Under the bill, judges in divorce
suits would award custody of the
children to whichever parent
could do the best job of raising it.
Under the present system, a
father generally has to prove the
mother is unfit in order to win
custody.
Fund-Raising
Licenses Vetoed
SALEM (AP) A bill to require
fund-raising organizations to be
licensed and regulated by the sec
retary of state or county clerks
failed by a single vote Monday
to win House approval.
The vote was 30 to 27, but 31
votes were required to carry the
bill.
Rep. Vernon Cook (D-Trout-dale)
told the House the bill
would assure contributors to char
itable, religious and educational
organizations go where it is in
tended to go.
$4250 Webster's new
Twentieth Century
Dictionary Set
with the purchase of anew EASY 3aeWWt
AUTOMATIC WASHER
k Two Volumes. ..Unabridged
You Mv, Hme . . . .rept with these Handsomely Bound
yean-ahead EAST features:
1 ic 2304 Pages
ej Cycle StUctiont e3 Waih Wottc Tftmptraturet , -, , , ,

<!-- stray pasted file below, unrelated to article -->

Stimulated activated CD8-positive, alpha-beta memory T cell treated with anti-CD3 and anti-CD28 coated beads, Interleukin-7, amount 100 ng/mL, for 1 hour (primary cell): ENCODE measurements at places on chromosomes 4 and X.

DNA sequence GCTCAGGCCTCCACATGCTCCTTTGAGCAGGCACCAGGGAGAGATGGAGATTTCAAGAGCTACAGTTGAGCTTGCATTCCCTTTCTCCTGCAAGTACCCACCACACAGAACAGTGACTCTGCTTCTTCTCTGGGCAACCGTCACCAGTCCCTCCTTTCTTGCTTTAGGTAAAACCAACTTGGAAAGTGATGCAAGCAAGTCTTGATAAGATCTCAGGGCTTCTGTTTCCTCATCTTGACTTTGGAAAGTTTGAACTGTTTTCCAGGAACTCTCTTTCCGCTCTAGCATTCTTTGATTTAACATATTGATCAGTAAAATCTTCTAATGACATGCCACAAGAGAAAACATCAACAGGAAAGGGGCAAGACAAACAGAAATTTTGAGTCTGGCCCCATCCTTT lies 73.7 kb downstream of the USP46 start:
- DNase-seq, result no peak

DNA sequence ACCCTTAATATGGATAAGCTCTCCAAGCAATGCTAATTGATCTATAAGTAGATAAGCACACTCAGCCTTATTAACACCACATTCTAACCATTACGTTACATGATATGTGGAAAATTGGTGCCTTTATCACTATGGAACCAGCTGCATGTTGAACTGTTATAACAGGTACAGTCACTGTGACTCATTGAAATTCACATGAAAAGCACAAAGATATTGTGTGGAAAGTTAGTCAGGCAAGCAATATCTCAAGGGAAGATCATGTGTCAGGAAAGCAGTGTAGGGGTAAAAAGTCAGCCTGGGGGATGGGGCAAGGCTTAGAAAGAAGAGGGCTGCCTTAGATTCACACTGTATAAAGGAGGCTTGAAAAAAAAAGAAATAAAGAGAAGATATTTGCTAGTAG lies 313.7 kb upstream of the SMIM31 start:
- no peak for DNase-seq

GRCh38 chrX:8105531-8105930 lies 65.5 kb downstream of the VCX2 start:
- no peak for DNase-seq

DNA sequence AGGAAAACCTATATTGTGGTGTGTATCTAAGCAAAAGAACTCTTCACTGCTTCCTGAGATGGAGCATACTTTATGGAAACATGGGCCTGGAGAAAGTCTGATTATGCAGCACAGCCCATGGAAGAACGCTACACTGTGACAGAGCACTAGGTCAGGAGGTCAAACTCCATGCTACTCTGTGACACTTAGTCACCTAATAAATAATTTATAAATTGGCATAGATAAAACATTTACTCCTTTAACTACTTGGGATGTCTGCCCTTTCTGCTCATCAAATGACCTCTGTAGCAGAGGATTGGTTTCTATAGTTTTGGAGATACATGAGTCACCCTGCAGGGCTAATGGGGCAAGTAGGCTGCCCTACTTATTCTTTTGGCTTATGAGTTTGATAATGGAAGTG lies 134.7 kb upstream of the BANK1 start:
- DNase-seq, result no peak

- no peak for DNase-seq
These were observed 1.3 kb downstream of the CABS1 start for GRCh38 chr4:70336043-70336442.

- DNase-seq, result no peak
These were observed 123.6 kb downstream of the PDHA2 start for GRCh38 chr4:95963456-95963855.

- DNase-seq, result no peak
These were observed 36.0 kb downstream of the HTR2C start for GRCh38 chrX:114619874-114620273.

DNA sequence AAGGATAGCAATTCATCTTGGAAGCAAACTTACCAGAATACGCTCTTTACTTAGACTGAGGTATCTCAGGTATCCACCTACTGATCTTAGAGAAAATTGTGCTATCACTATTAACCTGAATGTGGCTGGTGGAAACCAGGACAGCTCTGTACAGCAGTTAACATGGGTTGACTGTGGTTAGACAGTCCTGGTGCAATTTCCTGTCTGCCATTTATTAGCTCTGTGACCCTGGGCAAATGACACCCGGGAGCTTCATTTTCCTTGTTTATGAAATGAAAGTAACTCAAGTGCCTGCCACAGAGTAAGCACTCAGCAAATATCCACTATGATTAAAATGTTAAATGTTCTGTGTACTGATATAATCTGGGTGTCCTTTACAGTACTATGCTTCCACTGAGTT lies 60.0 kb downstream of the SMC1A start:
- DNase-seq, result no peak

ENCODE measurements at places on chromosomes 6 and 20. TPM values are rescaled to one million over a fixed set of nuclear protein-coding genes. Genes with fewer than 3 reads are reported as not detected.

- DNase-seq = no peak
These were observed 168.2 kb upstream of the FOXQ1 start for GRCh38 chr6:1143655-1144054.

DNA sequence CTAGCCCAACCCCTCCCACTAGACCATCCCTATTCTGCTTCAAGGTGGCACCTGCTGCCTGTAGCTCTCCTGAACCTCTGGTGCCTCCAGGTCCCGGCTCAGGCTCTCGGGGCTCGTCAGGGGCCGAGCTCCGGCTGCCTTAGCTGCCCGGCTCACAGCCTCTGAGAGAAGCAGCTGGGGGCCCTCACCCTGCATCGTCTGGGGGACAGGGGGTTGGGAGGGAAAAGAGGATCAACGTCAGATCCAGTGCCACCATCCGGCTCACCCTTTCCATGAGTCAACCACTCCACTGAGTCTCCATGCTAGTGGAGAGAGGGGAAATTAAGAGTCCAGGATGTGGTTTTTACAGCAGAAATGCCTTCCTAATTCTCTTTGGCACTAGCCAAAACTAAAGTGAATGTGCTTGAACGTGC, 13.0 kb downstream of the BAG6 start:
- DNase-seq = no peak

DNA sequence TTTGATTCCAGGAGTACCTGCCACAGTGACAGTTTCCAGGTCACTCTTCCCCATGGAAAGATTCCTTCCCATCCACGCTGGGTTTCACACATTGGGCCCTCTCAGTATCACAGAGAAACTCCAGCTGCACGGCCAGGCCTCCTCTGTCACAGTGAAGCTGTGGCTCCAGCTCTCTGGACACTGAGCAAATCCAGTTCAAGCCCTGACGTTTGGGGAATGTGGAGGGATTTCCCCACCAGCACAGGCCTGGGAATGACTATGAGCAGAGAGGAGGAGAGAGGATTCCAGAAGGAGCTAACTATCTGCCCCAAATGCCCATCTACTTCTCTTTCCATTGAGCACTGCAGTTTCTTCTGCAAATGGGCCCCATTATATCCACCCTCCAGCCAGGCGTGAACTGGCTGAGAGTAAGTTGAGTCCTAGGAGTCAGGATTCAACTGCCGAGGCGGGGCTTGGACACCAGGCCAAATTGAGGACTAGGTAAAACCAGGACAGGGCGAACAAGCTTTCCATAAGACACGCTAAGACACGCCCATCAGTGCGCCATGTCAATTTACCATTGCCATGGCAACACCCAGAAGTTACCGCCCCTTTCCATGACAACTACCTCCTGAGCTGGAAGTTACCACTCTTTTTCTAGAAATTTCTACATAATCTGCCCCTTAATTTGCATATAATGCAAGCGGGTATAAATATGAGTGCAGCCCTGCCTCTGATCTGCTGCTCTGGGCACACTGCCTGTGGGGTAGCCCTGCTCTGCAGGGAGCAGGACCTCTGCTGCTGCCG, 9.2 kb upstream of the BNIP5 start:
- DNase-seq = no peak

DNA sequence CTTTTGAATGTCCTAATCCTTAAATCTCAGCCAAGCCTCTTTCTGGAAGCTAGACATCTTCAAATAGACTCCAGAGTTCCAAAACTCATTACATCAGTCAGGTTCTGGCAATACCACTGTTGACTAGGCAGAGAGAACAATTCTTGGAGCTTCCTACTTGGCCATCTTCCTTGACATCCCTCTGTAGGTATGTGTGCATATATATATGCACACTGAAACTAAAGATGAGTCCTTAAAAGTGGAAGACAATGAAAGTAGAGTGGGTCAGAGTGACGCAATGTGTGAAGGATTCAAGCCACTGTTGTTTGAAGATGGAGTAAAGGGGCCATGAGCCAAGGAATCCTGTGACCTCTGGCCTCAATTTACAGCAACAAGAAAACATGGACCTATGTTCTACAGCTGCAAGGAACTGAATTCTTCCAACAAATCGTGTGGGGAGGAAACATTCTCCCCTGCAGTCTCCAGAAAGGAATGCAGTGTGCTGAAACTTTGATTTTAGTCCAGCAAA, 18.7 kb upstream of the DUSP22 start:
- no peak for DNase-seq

et.clu.iv. easy Spirolo.or e2 Wo,h, 2 Spin sPd. Newly Revleed...Up.To-Date
Tip-Top Filttr 1 Rinx WoUr Temperoturti -fr Rich Maroon Oold Stamped
e Variable Load Siia Selector
k Nearly 400,000 Words Defined
BUY NOW Get both
Easy Automatic Washer
and Free Gift, Only
2.97
Her
Week
ACT NOW! LIMITED OFFER!
KIER-CROOCH
PLUMBING AND APPLIANCE CO.
"For Better Living"
528 S. E. Stephens St. Phone OR 2-3364
Free Parking South Side of Building
Parent-Teacher Confab
Under Way At Corvallis
CORVALL1S, Ore. (API Dele
gates at the Oregon Congress of
Parents and Teachers meeting
here swing today into their initial
business sessions.
Some 900 arrived Monday night,
and the total was expected to
swell to nearly 1,200.
At a pre-convention meeting
Monday night the Congress' hoard
ot managers agreed to recom
mend delegates vote Medford the
1960 convention site.
The presidenlial nominee for
the congress is Mrs. Leight Gustl
son of Medford.
School groups would he admitted and 20 cents for persons under 16.
free on any day. Children 5 and 'The zoo is to open June 10.
Tuo., April 28, 1959 The Newi-Review, Roteburg, Ore. 3
Jail Costs Inflated
SAI.KM. Ore. (AP) The bur-ltatives passed and sent to the Sen